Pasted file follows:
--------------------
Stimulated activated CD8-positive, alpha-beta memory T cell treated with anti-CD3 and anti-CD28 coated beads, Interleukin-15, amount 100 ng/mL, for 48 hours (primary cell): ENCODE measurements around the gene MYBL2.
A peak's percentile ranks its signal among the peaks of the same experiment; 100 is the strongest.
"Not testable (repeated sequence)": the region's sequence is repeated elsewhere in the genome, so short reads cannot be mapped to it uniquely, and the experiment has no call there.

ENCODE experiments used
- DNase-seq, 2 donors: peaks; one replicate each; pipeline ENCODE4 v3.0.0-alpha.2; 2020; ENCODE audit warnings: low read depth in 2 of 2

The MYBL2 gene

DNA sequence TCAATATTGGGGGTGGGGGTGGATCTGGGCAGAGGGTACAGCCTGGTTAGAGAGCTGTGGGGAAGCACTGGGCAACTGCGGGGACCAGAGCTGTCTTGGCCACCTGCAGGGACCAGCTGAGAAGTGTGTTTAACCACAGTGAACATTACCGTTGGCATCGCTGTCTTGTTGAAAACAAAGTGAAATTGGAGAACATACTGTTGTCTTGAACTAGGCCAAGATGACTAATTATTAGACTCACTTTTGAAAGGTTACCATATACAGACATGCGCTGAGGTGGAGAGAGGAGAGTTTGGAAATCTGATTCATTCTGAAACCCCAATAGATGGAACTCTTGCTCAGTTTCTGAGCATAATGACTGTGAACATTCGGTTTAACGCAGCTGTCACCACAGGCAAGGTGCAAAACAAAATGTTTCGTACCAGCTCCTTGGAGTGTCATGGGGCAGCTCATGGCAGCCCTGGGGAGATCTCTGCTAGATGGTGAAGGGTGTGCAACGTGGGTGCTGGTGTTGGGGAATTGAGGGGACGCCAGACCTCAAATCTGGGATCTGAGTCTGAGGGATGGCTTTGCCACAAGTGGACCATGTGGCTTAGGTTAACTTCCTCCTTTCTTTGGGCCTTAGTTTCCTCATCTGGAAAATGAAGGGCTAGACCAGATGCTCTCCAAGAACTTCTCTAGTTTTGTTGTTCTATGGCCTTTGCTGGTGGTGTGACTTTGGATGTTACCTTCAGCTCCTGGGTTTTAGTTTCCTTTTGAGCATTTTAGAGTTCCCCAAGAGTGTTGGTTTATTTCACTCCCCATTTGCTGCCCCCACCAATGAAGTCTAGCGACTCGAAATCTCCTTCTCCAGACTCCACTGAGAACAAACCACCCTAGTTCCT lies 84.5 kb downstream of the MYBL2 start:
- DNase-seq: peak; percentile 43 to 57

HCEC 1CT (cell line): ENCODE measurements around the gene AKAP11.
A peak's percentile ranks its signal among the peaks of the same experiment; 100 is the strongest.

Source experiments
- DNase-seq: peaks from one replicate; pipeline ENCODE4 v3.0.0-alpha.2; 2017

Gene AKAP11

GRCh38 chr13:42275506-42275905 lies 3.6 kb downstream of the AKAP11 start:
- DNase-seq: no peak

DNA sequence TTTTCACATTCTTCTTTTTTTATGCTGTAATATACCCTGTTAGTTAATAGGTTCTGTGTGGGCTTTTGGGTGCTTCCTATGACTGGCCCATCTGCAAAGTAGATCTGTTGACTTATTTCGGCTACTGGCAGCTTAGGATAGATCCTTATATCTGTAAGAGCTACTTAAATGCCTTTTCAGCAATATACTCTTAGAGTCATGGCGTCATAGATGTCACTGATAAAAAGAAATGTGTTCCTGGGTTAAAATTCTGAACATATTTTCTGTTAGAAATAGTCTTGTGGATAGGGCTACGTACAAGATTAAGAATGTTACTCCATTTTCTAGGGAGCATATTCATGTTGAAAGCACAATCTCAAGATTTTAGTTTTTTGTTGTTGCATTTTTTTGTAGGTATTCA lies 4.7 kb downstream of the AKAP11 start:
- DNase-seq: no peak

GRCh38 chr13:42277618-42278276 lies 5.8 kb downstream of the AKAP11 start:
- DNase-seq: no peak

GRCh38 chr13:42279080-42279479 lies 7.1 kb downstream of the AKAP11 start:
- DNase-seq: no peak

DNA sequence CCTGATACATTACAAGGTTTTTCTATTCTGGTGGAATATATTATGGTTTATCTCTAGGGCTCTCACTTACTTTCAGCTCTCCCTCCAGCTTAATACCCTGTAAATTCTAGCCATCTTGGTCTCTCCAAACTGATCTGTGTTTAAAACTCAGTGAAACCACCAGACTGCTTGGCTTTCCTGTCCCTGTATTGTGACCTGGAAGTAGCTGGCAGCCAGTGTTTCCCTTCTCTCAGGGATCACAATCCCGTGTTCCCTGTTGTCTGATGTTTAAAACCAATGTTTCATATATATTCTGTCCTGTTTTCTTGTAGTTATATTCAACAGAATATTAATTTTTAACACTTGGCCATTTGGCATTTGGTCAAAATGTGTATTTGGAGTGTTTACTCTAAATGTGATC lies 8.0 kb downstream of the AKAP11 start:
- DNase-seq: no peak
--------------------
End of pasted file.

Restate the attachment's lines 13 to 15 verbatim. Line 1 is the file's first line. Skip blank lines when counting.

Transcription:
Gene AKAP11

GRCh38 chr13:42275506-42275905 lies 3.6 kb downstream of the AKAP11 start:
- DNase-seq: no peak